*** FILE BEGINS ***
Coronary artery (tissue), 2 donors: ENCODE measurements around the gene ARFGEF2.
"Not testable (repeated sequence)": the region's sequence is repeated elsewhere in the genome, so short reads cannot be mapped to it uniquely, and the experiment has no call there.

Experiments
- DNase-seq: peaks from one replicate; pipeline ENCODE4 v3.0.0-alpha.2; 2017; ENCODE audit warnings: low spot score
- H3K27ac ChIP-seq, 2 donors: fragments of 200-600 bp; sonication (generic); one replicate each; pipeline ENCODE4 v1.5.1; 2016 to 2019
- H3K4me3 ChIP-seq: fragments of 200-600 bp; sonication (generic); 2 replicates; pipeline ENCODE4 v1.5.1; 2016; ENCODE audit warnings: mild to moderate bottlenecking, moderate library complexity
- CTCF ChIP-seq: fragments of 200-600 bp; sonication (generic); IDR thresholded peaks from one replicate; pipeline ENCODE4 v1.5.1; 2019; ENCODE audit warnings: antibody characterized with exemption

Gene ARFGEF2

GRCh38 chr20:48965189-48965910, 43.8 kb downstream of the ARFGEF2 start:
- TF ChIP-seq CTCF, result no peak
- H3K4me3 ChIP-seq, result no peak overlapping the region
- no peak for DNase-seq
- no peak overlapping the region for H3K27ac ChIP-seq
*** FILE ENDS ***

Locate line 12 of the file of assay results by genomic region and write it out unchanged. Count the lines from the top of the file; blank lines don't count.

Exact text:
- no peak for DNase-seq